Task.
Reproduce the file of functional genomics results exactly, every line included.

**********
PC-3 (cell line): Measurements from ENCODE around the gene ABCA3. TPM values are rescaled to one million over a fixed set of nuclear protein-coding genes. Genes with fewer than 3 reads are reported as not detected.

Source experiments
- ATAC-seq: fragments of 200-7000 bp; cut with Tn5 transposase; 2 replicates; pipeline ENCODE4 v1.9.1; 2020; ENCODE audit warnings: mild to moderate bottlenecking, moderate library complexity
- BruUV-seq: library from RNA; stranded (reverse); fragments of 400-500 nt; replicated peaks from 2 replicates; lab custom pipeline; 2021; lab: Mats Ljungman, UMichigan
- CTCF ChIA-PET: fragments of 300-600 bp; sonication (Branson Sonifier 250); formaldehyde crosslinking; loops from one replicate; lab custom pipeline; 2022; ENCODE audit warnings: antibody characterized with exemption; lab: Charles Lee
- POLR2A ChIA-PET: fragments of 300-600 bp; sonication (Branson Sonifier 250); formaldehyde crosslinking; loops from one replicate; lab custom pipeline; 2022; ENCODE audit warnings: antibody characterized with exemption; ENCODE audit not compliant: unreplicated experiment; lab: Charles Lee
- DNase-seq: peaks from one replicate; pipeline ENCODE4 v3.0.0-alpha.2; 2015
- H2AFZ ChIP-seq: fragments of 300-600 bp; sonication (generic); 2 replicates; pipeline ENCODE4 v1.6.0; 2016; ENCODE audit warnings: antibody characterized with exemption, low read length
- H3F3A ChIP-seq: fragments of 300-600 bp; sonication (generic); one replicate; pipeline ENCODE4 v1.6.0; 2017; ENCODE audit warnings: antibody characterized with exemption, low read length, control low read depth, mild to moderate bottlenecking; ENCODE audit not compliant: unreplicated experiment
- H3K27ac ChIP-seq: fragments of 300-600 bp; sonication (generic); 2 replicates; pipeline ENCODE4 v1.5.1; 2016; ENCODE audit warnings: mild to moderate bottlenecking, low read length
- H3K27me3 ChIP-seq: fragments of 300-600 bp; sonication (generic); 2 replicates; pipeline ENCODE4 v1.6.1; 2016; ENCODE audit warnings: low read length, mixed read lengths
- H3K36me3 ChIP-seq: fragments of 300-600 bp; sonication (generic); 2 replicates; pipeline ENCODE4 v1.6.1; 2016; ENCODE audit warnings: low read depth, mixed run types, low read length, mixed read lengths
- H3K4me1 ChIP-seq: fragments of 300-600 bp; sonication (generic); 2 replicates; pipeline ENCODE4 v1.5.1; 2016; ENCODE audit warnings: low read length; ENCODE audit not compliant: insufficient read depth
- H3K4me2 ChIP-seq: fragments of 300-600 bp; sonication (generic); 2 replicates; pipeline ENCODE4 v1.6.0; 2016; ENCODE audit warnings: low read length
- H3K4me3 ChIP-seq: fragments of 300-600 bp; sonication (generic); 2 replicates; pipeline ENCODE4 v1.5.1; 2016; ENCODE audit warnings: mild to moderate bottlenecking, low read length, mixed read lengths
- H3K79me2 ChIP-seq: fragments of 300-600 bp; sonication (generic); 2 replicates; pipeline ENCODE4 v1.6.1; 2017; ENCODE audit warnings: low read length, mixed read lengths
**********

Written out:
PC-3 (cell line): Measurements from ENCODE around the gene ABCA3. TPM values are rescaled to one million over a fixed set of nuclear protein-coding genes. Genes with fewer than 3 reads are reported as not detected.

Source experiments
- ATAC-seq: fragments of 200-7000 bp; cut with Tn5 transposase; 2 replicates; pipeline ENCODE4 v1.9.1; 2020; ENCODE audit warnings: mild to moderate bottlenecking, moderate library complexity
- BruUV-seq: library from RNA; stranded (reverse); fragments of 400-500 nt; replicated peaks from 2 replicates; lab custom pipeline; 2021; lab: Mats Ljungman, UMichigan
- CTCF ChIA-PET: fragments of 300-600 bp; sonication (Branson Sonifier 250); formaldehyde crosslinking; loops from one replicate; lab custom pipeline; 2022; ENCODE audit warnings: antibody characterized with exemption; lab: Charles Lee
- POLR2A ChIA-PET: fragments of 300-600 bp; sonication (Branson Sonifier 250); formaldehyde crosslinking; loops from one replicate; lab custom pipeline; 2022; ENCODE audit warnings: antibody characterized with exemption; ENCODE audit not compliant: unreplicated experiment; lab: Charles Lee
- DNase-seq: peaks from one replicate; pipeline ENCODE4 v3.0.0-alpha.2; 2015
- H2AFZ ChIP-seq: fragments of 300-600 bp; sonication (generic); 2 replicates; pipeline ENCODE4 v1.6.0; 2016; ENCODE audit warnings: antibody characterized with exemption, low read length
- H3F3A ChIP-seq: fragments of 300-600 bp; sonication (generic); one replicate; pipeline ENCODE4 v1.6.0; 2017; ENCODE audit warnings: antibody characterized with exemption, low read length, control low read depth, mild to moderate bottlenecking; ENCODE audit not compliant: unreplicated experiment
- H3K27ac ChIP-seq: fragments of 300-600 bp; sonication (generic); 2 replicates; pipeline ENCODE4 v1.5.1; 2016; ENCODE audit warnings: mild to moderate bottlenecking, low read length
- H3K27me3 ChIP-seq: fragments of 300-600 bp; sonication (generic); 2 replicates; pipeline ENCODE4 v1.6.1; 2016; ENCODE audit warnings: low read length, mixed read lengths
- H3K36me3 ChIP-seq: fragments of 300-600 bp; sonication (generic); 2 replicates; pipeline ENCODE4 v1.6.1; 2016; ENCODE audit warnings: low read depth, mixed run types, low read length, mixed read lengths
- H3K4me1 ChIP-seq: fragments of 300-600 bp; sonication (generic); 2 replicates; pipeline ENCODE4 v1.5.1; 2016; ENCODE audit warnings: low read length; ENCODE audit not compliant: insufficient read depth
- H3K4me2 ChIP-seq: fragments of 300-600 bp; sonication (generic); 2 replicates; pipeline ENCODE4 v1.6.0; 2016; ENCODE audit warnings: low read length
- H3K4me3 ChIP-seq: fragments of 300-600 bp; sonication (generic); 2 replicates; pipeline ENCODE4 v1.5.1; 2016; ENCODE audit warnings: mild to moderate bottlenecking, low read length, mixed read lengths
- H3K79me2 ChIP-seq: fragments of 300-600 bp; sonication (generic); 2 replicates; pipeline ENCODE4 v1.6.1; 2017; ENCODE audit warnings: low read length, mixed read lengths